The AI protein-structure-prediction system may ‘revolutionize life sciences by enabling researchers to better understand disease,’ researchers say

Genomics leaders watched with enthusiasm as artificial intelligence (AI) accelerated discoveries that led to new clinical laboratory diagnostic tests and advanced the evolution of personalized medicine. Now Google’s London-based DeepMind has taken that a quantum step further by demonstrating its AI can predict the shape of proteins to within the width of one atom and model three-dimensional (3D) structures of proteins that scientist have been trying to map accurately for 50 years.

Pathologists and clinical laboratory professionals know that it is estimated that there are around 30,000 human genes. But the human proteome has a much larger number of unique proteins. The total number is still uncertain because scientists continue to identify new human proteins. For this reason, more knowledge of the human protein is expected to trigger an expanding number of new assays that can be used by medical laboratories for diagnostic, therapeutic, and patient-monitoring purposes.

DeepMind’s AI tool is called AlphaFold and the protein-structure-prediction system will enable scientists to quickly move from knowing a protein’s DNA sequence to determining its 3D shape without time-consuming experimentation. It “is expected to accelerate research into a host of illnesses, including COVID-19,” BBC News reported.

This protein-folding breakthrough not only answers one of biology’s biggest mysteries, but also has the potential to revolutionize life sciences by enabling researchers to better understand disease processes and design personalized therapies that target specific proteins.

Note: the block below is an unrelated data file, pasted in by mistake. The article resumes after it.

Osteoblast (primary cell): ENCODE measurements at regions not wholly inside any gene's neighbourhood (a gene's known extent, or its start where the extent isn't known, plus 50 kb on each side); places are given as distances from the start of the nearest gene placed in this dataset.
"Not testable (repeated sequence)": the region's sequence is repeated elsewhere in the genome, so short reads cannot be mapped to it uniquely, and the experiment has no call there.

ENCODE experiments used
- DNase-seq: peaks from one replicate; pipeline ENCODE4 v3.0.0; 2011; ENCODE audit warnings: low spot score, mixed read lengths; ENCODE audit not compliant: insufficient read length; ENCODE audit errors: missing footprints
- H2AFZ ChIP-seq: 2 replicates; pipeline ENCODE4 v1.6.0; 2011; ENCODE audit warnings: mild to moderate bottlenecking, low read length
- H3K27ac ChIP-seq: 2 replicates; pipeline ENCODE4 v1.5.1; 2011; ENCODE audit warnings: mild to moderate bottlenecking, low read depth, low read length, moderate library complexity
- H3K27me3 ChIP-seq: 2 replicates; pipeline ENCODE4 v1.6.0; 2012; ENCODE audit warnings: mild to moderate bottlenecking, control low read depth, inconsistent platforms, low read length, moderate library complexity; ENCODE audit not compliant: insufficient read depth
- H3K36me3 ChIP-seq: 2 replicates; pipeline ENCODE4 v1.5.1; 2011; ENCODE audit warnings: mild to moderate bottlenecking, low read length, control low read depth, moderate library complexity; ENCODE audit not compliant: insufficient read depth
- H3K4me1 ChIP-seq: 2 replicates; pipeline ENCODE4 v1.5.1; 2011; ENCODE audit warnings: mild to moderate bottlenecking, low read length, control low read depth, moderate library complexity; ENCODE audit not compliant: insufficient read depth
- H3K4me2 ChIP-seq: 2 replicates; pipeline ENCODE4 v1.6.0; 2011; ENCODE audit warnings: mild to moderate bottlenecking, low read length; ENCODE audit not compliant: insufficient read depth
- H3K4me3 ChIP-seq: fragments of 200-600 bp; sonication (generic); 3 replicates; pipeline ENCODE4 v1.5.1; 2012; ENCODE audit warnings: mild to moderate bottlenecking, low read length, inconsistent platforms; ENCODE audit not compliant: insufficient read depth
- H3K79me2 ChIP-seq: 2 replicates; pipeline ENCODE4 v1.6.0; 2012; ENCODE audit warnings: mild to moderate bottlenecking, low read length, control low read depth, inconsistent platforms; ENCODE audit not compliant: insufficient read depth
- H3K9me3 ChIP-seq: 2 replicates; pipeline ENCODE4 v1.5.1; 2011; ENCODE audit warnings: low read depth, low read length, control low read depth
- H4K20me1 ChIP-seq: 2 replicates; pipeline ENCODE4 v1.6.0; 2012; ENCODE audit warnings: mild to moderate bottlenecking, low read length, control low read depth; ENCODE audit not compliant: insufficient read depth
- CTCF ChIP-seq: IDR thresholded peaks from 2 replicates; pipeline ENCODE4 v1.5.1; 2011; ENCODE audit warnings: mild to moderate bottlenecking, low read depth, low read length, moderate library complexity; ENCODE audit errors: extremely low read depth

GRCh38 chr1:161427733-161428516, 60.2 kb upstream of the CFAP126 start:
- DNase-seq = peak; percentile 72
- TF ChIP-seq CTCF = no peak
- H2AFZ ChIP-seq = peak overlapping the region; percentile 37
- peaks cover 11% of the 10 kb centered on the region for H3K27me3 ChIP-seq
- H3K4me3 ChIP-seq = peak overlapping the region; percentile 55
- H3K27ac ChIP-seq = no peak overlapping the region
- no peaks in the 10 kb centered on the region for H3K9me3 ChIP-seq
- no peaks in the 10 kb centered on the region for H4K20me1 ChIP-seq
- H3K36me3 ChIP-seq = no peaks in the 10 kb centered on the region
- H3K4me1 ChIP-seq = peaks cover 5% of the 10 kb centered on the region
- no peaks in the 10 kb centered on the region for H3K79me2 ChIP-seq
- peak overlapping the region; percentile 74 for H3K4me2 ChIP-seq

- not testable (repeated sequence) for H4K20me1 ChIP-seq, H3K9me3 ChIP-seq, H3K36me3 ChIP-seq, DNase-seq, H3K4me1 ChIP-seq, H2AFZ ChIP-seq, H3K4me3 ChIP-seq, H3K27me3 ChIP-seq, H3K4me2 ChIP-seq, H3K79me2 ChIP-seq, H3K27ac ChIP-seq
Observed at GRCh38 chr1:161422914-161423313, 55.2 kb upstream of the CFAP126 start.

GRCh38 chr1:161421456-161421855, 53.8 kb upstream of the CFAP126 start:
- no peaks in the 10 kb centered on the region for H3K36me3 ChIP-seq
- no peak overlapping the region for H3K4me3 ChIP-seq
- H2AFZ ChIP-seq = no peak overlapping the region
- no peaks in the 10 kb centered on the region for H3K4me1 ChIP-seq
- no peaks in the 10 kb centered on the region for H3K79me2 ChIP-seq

“It’s a game changer,” Andrei Lupas, PhD, Director at the Max Planck Institute for Developmental Biology in Tübingen, Germany, told the journal Nature. “This will change medicine. It will change research. It will change bioengineering. It will change everything.”

AlphaFold Wins Prestigious CASP14 Competition

In November, DeepMind’s AlphaFold won the 14th Community Wide Experiment on Critical Assessment of Techniques for Protein Structure Prediction (CASP14), a biennial competition in which entrants receive amino acid sequences for about 100 proteins whose 3D structures are unknown. By comparing the computational predictions with the lab results, each CASP14 competitor received a global distance test (GDT) score. Scores above 90 out of 100 are considered equal to experimental methods. AlphaFold produced models for about two-thirds of the CASP14 target proteins with GDT scores above 90, a CASP14 press release states.

According to MIT Technology Review, DeepMind’s discovery is significant. That’s because its speed at predicting the structure of proteins is unprecedented and it matched the accuracy of several techniques used in clinical laboratories, including:

Unlike the laboratory techniques, which, MIT noted, are “expensive and slow” and “can take hundreds of thousands of dollars and years of trial and error for each protein,” AlphaFold can predict a protein’s shape in a few days.

“AlphaFold is a once in a generation advance, predicting protein structures with incredible speed and precision,” Arthur D. Levinson, PhD, Founder and CEO of Calico Life Sciences, said in a DeepMind blogpost. “This leap forward demonstrates how computational methods are poised to transform research in biology and hold much promise for accelerating the drug discovery process.”